SPF records are a type of DNS TXT record commonly used for email authentication. SPF records include a list of IP addresses and domains authorized to send emails from that domain.
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A sender policy framework (SPF) record is a type of DNS TXT record that lists all the servers authorized to send emails from a particular domain. A DNS TXT (“text”) record lets a domain administrator enter arbitrary text into the Domain Name System (DNS). TXT records were initially created for the purpose of including important notices regarding the domain, but have since evolved to serve other purposes.
SPF records were originally created because the standard protocol used for email — the Simple Mail Transfer Protocol (SMTP) — does not inherently authenticate the “from” address in an email. This means that without SPF or other authentication records, an attacker can easily impersonate a sender and trick the recipient into taking action or sharing information they otherwise would not.
Think of SPF records like a guest list that is managed by a door attendant. If someone is not on the list, the door attendant will not let them in. Similarly, if an SPF record does not have a sender’s IP address or domain on its list, the receiving server (door attendant) will either not deliver those emails or mark them as spam.
SPF records are just one of many DNS-based mechanisms that can help email servers confirm whether an email comes from a trusted source. Domain-based Message Authentication Reporting and Conformance (DMARC) and DomainKeys Identified Mail (DKIM) are two other mechanisms used for email authentication.
It is worth noting that, at one point, SPF records had a dedicated DNS record type. The dedicated record type has since been deprecated and only TXT records are to be used.
Mail servers go through a relatively simple process when checking an SPF record:
SPF records must follow certain standards in order for the server to understand how to interpret its contents. Here is an example of the core components of an SPF record:
v=spf1 ip4:192.0.2.0 ip4:192.0.2.1 include:examplesender.email -all
This example lets the server know what type of record this is, states the approved IP addresses and a third-party for this domain, and tells the server what to do with non-compliant emails. Let’s break down how the individual components accomplish this:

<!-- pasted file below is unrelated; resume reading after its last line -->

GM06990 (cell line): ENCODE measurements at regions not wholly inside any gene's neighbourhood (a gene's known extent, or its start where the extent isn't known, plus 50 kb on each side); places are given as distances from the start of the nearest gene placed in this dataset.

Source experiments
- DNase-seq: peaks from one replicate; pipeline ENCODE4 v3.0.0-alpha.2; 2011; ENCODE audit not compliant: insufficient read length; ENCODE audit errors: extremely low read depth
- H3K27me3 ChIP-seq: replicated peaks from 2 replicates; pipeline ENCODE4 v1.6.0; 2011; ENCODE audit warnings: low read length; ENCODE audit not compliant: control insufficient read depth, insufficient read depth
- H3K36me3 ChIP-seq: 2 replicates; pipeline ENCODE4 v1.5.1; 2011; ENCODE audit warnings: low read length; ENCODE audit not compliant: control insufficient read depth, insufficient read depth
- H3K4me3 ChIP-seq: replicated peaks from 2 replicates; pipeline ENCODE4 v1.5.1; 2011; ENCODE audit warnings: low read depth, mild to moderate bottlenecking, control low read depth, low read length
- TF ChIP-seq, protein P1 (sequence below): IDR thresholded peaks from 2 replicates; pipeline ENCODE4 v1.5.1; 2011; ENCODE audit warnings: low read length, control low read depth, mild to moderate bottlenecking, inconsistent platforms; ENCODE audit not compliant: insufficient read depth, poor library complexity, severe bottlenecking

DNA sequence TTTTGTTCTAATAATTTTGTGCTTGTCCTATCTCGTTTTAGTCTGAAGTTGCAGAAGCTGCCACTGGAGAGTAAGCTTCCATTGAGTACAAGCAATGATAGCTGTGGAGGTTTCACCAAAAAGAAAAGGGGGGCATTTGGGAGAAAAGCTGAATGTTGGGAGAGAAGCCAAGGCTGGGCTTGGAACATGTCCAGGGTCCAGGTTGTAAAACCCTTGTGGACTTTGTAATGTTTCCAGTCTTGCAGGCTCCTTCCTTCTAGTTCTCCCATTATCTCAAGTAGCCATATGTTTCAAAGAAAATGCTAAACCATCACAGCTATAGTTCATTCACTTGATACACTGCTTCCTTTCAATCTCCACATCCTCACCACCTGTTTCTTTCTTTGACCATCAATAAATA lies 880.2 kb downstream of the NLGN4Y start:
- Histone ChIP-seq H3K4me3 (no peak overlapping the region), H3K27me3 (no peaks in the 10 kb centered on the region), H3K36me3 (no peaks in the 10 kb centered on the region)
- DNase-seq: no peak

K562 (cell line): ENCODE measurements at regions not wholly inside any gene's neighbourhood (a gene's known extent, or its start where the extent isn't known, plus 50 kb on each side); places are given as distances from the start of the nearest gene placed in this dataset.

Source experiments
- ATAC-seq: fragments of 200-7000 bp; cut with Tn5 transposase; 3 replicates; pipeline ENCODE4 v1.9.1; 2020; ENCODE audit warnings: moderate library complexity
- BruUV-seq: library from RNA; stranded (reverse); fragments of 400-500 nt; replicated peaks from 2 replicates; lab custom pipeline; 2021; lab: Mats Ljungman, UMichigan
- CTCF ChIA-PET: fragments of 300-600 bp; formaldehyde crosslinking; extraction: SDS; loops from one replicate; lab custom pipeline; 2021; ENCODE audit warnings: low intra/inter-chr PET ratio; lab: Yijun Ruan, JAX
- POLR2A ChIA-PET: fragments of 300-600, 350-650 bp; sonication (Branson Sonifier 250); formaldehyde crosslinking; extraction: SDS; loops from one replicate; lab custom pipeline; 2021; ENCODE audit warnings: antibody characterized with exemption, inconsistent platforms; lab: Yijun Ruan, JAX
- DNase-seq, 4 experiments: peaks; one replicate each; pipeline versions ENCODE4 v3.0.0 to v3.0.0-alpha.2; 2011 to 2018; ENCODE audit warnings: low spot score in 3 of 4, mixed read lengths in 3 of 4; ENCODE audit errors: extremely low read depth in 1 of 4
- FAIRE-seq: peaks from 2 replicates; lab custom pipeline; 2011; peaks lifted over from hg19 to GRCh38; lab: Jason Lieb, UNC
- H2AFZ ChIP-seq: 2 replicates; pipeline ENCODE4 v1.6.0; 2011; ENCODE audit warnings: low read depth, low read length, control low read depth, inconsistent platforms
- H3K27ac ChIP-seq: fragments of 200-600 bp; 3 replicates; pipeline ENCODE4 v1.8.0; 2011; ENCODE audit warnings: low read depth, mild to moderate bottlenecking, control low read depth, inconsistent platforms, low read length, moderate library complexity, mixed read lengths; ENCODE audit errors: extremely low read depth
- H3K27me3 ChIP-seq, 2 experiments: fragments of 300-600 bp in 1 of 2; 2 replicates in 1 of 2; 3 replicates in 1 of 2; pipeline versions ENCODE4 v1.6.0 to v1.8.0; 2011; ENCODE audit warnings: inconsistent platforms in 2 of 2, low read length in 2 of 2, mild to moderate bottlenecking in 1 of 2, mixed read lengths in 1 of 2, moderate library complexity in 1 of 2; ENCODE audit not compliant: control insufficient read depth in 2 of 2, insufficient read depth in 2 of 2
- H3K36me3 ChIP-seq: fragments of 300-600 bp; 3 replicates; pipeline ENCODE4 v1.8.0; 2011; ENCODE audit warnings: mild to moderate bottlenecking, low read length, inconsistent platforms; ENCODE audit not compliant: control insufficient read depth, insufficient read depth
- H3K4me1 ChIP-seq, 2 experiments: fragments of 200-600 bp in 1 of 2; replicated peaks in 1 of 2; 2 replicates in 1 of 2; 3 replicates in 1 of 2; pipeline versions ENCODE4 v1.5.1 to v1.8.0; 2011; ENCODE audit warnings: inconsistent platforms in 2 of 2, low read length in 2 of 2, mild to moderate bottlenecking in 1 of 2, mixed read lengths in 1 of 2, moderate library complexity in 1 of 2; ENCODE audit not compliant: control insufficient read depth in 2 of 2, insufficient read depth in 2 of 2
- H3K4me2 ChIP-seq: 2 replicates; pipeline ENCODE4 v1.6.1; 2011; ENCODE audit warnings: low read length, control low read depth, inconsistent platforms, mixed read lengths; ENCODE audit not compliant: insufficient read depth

v=spf1tells the server that this contains an SPF record. Every SPF record must begin with this string.
ip4:192.0.2.1are authorized to send emails on behalf of the domain.
include:examplesender.netis an example of the include tag, which tells the server what third-party organizations are authorized to send emails on behalf of the domain. This tag signals that the content of the SPF record for the included domain (examplesender.net) should be checked and the IP addresses it contains should also be considered authorized. Multiple domains can be included within an SPF record but this tag will only work for valid domains.
-alltells the server that addresses not listed in the SPF record are not authorized to send emails and should be rejected.
~all, which states that unlisted emails will be marked as insecure or spam but still accepted, and, less commonly,
+all, which signifies that any server can send emails on behalf of your domain.
While the example used in this article is fairly straightforward, SPF records can certainly be more complex. Here are just a few things to keep in mind to ensure SPF records are valid:
allcomponent or include a
redirect=component (which indicates that the SPF record is hosted by another domain).
Check out the official SPF record documentation for more information.
There are many reasons domain operators use SPF records:
The Cloudflare Email Security DNS Wizard makes it simple to set up the correct DNS TXT records and block spammers from using a domain. Read more about the Wizard here.
Learn more about DNS records for email:
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